Safety walks focus on campus security


Joanne Gunns, Jamie Miller and Don Robertson examine the lights during the April safety walk. (Jill Smith/The News)

Jill Smith, Assistant News Editor

University administrators held their biannual safety walk on April 11 to identify any potential safety concerns on campus. 

This walk is for administrators to see what improvements have been made to campus safety and what other improvements can be made. 

Don Robertson, vice president of Student Affairs, said the goal of these walks is to find potential lighting concerns or hazards. 

“Many times we’ll look at other areas where trees or bushes are grown up that need to be trimmed back, or there’s areas that could be potentially hiding places,” Robertson said. “If we saw any areas that we think are hazardous, we would point those out.”

Walks are held twice in the academic year: once in September, which is Campus Safety Month, and once in April, which is Sexual Assault Awareness Month. 

Director of the Women’s Center and Pride Center Abigail Cox said several groups on campus work to ensure everyone has their safety concerns addressed. 

“This is a collaborative effort between multiple parties on campus and includes student representation,” Cox said. “This collaboration represents a commitment from across campus to addressing safety concerns.”

Director of Facilities Management Jason Youngblood said 70 lights were out, which is a small percentage of the total number of exterior lights on campus. He said the majority of the lights need new lights, but some have more technical issues. 

“There was an issue with the lights near Oakhurst where the photocell needed to be adjusted,” Youngblood said.  “There are other lights that have underground wiring or circuit issues that will take longer to diagnose and repair.”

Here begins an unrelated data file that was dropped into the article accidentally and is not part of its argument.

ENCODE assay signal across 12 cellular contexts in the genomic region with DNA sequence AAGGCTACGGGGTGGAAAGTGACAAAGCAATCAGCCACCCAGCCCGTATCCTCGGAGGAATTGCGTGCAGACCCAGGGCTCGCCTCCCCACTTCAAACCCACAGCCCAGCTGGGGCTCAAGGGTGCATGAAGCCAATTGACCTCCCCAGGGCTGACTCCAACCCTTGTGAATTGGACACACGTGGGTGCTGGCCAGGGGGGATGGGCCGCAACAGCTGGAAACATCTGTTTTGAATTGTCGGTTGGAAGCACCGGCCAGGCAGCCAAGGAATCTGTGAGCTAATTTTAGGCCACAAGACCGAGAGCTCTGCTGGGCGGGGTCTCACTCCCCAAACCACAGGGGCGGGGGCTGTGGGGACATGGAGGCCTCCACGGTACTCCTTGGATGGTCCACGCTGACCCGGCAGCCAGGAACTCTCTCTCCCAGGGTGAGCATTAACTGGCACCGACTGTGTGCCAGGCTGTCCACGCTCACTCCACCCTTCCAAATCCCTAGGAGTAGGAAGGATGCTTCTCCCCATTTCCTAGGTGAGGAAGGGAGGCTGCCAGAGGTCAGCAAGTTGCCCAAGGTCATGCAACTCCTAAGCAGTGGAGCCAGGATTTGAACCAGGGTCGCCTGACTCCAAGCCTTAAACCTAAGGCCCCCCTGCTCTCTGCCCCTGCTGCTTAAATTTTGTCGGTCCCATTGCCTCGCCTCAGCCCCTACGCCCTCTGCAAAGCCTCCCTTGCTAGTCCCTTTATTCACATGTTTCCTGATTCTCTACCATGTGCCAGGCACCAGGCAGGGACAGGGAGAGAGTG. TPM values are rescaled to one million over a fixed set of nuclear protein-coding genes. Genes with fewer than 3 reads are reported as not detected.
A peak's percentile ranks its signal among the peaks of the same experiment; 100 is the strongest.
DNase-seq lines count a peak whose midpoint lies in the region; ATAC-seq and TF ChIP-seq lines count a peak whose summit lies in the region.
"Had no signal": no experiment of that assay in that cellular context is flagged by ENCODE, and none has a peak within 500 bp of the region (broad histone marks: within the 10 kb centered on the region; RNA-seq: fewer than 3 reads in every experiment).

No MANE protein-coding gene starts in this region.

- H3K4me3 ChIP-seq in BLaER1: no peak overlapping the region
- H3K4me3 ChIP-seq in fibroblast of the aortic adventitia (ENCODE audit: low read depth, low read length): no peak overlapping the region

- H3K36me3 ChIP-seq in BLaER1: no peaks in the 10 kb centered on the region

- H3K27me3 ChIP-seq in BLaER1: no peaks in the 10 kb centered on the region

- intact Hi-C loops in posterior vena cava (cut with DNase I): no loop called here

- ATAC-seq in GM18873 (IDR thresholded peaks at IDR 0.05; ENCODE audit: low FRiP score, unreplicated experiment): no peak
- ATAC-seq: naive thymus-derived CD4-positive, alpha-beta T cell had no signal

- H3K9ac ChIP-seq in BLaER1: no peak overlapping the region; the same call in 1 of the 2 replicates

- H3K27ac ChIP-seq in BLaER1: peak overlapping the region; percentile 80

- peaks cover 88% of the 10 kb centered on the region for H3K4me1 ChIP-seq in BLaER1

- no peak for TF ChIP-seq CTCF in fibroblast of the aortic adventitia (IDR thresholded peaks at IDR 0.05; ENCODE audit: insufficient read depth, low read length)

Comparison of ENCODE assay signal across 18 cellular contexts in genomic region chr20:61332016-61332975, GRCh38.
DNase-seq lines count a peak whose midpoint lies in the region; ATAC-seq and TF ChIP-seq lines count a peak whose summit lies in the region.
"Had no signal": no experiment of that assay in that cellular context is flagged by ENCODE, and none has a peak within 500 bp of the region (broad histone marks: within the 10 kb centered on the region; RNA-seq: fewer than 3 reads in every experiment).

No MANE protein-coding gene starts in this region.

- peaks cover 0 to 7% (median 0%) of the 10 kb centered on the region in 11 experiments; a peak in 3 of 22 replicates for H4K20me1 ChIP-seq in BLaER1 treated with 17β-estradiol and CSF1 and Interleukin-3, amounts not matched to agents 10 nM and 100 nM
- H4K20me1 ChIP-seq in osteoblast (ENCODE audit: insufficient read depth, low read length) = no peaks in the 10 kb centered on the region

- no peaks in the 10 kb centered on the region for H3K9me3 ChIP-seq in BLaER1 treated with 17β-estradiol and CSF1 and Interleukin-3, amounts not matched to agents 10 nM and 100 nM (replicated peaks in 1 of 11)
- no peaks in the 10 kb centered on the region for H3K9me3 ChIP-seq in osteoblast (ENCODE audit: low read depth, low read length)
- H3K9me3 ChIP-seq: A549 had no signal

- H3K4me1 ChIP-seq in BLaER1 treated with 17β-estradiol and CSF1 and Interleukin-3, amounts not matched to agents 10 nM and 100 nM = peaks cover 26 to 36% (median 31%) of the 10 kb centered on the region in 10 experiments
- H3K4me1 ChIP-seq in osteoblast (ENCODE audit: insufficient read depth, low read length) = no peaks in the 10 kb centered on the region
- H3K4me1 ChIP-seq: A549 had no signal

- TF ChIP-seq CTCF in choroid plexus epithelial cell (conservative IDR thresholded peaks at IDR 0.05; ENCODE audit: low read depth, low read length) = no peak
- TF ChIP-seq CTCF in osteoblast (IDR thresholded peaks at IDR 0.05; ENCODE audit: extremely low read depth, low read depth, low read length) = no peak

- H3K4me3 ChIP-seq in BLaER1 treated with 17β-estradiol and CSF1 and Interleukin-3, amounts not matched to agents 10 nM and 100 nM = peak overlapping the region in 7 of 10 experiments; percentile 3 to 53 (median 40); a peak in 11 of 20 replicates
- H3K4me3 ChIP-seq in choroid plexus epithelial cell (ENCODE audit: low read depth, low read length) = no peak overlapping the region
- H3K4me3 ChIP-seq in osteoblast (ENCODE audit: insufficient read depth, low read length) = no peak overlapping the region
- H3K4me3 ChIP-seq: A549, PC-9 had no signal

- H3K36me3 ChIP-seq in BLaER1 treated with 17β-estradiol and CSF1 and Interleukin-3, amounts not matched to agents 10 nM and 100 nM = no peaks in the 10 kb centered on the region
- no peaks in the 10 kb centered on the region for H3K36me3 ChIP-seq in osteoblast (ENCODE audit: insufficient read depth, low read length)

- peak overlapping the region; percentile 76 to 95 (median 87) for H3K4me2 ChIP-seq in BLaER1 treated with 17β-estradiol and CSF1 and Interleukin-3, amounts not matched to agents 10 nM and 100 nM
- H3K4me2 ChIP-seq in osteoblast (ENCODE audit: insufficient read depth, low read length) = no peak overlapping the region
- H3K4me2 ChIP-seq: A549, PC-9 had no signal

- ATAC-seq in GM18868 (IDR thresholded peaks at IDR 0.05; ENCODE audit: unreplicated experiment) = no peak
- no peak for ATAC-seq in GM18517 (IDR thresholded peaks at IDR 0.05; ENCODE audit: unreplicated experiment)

Some of the areas marked as potential concerns include: the parking lot on the south side of the Chemistry Building, the crosswalk by Wilson Hall and a path to the Curris Center by Regents Hall. 

All concerns brought up by administrators during the April walk were regarding dark lighting near parking lots and buildings.

The outages were scattered across campus, including the West Farm, located on College Farm Road.

Sixteen of the 70 lights belong to Murray Electric, a local electric utility company. The University pays Murray Electric to add lights and direct them towards campus. 

Youngblood said there is no timeline on when the Murray Electric lights will be replaced. 

“There is no specific time, but I would expect they generally get them fixed within a few weeks,” Youngblood said. “It may depend on their other workload or what the issue with light may be.  Some may require parts that take longer to acquire.”

Robertson said they also look at the emergency call boxes around campus. 

“We’ll get someone to say they think there should be a call box here, and we’re gonna move on to make sure they’re working properly and the blue lights are on,” Robertson said. “We have installed additional boxes, because of the tours in the past.”

Youngblood said while the safety walk is only done once or twice a year, night shift employees can report concerns. 

“There are staff that work night and evening shifts in our Central Plant and MSU Police that notify facilities management routinely of lights that are out on campus,” Youngblood said. 

Cox said this walk allows administrators and staff to step into the students’ shoes. 

“In addition to providing continued attention to the physical attributes of campus as they relate to safety, the tours allow staff and administrators to view campus through a student lens as we consider each area of campus,” Cox said.  

Both Youngblood and Robertson said student safety is a top priority for them, and they hope students will reach out with any potential concerns they may have. 

Cox said student feedback is very important when it comes to addressing campus safety. 

“Students are the first to notice when a path they travel feels unsafe or if a parking lot makes them uneasy,” Cox said. “This feedback may be given to a variety of areas on campus: RAs and RDs, Campus Police, SGA, etc. The safety walks are a way for all of those points of contact to come together with the people who ultimately make the needed repairs and changes.”

Students with concerns can email [email protected] or [email protected]. 

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